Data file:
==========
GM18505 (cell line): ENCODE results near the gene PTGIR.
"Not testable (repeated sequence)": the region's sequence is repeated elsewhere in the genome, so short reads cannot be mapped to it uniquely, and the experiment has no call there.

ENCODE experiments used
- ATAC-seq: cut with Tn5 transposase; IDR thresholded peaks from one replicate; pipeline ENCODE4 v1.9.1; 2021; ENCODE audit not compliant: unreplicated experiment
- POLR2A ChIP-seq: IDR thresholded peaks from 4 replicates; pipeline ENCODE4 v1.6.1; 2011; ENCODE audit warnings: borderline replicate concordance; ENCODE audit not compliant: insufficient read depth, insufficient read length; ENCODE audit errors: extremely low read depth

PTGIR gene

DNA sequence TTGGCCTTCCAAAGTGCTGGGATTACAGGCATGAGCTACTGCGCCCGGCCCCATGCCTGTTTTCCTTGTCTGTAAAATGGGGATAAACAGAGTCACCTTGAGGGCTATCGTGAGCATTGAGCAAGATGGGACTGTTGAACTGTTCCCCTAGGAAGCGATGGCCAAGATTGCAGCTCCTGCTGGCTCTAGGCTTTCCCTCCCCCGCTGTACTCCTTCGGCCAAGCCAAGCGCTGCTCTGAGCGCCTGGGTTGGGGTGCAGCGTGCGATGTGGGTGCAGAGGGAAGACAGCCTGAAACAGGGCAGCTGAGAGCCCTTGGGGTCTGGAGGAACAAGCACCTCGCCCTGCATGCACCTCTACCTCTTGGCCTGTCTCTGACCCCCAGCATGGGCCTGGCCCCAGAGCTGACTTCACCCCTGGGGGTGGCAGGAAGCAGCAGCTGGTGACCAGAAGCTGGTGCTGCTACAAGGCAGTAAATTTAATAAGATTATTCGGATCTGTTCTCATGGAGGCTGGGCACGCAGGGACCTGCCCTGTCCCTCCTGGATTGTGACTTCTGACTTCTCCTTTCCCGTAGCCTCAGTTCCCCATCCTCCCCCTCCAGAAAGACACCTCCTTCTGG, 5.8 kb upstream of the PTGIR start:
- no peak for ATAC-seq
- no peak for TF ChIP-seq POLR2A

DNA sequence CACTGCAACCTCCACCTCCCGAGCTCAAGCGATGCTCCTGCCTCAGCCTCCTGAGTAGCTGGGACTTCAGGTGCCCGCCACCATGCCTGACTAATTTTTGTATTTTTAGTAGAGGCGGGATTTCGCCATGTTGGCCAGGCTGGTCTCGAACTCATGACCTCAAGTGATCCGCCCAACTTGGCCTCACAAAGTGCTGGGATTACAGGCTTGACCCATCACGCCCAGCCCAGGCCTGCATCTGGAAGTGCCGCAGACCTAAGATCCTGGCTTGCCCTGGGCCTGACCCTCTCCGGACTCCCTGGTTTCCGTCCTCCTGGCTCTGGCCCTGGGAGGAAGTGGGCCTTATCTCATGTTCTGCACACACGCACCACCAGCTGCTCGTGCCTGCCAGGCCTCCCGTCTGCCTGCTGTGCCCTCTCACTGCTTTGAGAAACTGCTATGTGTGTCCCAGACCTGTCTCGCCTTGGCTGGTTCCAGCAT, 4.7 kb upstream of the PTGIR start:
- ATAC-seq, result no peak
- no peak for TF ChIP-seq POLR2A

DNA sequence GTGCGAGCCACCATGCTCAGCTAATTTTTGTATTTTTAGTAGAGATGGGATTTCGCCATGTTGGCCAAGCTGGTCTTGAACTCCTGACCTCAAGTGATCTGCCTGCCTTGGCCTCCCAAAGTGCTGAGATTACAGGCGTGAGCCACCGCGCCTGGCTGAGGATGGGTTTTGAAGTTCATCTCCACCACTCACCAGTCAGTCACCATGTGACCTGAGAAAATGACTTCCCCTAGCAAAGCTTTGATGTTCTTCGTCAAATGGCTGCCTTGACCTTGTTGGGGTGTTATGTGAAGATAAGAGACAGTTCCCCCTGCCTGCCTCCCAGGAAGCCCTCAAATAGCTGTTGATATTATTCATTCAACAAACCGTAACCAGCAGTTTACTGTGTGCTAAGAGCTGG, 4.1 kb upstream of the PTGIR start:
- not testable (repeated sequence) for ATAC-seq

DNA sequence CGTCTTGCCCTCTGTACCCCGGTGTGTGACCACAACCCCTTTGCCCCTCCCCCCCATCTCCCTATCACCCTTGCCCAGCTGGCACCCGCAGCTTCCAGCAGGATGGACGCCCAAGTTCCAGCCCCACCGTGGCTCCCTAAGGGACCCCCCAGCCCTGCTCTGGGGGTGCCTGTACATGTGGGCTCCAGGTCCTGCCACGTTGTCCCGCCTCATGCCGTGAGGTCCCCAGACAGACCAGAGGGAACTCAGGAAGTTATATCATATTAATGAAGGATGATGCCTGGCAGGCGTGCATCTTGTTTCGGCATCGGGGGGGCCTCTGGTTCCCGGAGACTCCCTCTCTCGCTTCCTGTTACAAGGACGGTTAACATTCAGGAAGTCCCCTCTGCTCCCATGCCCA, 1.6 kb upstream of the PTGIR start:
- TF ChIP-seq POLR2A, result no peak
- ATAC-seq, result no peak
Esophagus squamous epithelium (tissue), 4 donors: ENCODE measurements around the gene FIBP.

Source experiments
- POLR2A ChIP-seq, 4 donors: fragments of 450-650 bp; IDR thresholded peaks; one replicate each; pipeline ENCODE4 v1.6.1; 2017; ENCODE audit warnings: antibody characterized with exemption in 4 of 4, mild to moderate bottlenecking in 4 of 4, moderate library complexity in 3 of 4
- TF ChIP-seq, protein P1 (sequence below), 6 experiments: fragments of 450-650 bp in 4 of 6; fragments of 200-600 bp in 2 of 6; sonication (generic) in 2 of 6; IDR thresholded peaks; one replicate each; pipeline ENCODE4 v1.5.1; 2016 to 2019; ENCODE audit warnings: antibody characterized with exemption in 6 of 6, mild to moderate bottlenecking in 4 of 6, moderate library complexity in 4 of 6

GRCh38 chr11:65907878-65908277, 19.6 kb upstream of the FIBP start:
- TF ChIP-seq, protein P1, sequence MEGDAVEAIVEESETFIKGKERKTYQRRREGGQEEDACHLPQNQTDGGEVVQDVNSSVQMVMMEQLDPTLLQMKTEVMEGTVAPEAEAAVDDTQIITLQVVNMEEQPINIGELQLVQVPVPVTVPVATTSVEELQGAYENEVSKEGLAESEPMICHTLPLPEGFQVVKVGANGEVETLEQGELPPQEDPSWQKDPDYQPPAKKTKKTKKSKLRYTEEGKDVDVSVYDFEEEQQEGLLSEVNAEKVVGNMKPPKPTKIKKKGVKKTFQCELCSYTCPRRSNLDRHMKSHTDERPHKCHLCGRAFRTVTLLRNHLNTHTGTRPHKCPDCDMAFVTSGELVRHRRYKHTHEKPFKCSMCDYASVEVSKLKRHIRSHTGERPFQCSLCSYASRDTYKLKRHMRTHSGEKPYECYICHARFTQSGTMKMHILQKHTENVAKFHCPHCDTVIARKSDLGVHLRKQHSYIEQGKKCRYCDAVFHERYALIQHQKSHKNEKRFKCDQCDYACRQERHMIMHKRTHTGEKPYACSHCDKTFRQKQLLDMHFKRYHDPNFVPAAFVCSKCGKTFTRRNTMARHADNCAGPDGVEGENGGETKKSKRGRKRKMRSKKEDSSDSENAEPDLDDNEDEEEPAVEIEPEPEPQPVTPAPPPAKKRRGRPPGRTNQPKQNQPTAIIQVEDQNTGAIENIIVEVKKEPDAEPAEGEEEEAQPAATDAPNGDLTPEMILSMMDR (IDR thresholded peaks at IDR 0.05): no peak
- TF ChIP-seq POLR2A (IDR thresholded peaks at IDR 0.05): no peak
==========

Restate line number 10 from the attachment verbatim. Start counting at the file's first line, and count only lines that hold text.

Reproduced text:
DNA sequence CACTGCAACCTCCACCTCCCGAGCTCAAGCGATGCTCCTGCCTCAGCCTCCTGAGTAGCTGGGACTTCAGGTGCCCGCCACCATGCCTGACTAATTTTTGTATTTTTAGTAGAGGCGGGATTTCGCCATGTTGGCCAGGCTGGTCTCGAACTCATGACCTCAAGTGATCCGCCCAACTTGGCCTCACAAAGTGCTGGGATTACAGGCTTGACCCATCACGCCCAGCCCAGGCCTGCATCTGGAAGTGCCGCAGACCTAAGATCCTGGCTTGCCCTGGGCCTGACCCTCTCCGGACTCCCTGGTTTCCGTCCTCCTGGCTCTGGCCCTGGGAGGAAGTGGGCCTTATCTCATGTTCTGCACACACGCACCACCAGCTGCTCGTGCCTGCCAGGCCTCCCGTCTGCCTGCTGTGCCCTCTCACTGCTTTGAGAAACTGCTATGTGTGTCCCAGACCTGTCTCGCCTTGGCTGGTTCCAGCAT, 4.7 kb upstream of the PTGIR start: